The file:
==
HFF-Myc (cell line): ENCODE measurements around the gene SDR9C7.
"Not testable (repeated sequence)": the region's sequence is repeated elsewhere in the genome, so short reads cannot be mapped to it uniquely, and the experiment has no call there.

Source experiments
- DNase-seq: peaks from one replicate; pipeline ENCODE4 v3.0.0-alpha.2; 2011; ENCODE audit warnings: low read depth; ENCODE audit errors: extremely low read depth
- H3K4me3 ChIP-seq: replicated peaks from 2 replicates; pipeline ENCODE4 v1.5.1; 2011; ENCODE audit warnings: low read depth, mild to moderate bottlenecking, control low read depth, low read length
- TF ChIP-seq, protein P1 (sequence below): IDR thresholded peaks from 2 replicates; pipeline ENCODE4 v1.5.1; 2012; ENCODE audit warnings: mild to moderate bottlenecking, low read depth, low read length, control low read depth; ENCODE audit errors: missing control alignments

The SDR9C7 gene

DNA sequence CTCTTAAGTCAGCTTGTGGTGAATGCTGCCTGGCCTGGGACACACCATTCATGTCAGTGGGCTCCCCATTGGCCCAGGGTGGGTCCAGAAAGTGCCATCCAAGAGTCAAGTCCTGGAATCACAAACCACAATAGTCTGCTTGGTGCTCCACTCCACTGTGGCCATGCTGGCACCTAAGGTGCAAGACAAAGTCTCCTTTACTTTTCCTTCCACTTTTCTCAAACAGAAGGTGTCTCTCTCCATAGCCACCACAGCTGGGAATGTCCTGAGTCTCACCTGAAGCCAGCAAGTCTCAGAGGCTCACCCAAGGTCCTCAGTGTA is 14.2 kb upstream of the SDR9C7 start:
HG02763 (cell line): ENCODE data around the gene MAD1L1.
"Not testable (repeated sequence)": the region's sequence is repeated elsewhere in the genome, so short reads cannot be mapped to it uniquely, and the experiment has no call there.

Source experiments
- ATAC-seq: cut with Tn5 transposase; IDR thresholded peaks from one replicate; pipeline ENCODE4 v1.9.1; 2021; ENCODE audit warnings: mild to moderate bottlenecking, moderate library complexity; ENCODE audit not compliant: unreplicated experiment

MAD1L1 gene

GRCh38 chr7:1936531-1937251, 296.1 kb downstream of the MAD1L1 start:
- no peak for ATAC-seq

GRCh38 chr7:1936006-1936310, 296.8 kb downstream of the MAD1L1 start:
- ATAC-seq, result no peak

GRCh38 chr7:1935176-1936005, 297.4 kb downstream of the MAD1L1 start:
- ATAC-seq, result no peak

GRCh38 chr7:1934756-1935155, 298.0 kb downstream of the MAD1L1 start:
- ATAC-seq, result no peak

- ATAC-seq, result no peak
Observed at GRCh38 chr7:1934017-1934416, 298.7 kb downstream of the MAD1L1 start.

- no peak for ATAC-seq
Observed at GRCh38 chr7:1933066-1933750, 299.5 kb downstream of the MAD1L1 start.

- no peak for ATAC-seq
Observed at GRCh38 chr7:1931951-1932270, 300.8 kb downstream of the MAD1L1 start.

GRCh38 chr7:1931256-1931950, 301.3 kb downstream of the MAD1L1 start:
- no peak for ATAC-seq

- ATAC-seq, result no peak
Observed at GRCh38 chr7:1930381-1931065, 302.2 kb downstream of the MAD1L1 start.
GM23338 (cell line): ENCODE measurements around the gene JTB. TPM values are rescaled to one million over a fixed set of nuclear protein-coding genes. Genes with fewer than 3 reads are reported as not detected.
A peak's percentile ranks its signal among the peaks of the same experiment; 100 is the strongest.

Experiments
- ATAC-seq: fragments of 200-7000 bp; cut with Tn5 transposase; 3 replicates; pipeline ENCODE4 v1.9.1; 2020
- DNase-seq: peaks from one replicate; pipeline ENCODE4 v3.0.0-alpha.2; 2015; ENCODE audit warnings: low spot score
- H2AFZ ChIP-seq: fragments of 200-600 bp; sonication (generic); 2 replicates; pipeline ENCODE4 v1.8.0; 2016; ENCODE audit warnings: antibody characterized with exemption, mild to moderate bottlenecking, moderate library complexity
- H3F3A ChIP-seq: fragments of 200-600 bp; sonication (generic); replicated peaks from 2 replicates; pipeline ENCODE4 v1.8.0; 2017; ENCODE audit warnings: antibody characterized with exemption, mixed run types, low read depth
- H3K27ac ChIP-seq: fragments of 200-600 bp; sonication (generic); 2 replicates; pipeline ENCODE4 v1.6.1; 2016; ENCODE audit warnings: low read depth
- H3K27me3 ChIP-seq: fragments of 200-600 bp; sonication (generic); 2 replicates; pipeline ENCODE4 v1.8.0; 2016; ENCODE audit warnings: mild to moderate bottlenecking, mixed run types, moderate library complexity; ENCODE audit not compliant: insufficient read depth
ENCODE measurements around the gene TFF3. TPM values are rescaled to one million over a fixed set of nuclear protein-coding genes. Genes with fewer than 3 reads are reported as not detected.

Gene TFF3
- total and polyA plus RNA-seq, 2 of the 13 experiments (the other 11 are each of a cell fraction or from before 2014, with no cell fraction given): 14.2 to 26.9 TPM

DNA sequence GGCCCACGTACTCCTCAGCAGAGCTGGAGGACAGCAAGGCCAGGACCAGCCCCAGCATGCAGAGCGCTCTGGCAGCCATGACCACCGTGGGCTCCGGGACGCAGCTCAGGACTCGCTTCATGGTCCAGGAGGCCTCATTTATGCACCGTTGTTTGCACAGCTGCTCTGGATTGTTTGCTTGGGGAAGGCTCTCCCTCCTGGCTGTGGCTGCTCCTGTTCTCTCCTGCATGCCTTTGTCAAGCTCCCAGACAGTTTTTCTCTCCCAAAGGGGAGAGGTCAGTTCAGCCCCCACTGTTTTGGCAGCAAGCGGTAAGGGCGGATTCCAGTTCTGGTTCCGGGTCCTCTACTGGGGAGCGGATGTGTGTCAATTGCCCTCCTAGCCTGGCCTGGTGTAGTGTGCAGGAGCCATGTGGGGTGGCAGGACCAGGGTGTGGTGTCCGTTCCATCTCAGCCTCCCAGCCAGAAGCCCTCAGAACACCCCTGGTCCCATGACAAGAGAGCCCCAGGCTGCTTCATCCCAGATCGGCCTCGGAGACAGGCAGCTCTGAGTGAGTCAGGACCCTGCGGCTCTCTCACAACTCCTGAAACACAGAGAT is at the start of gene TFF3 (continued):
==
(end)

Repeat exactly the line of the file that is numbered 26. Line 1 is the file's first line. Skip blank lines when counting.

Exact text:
- no peak for ATAC-seq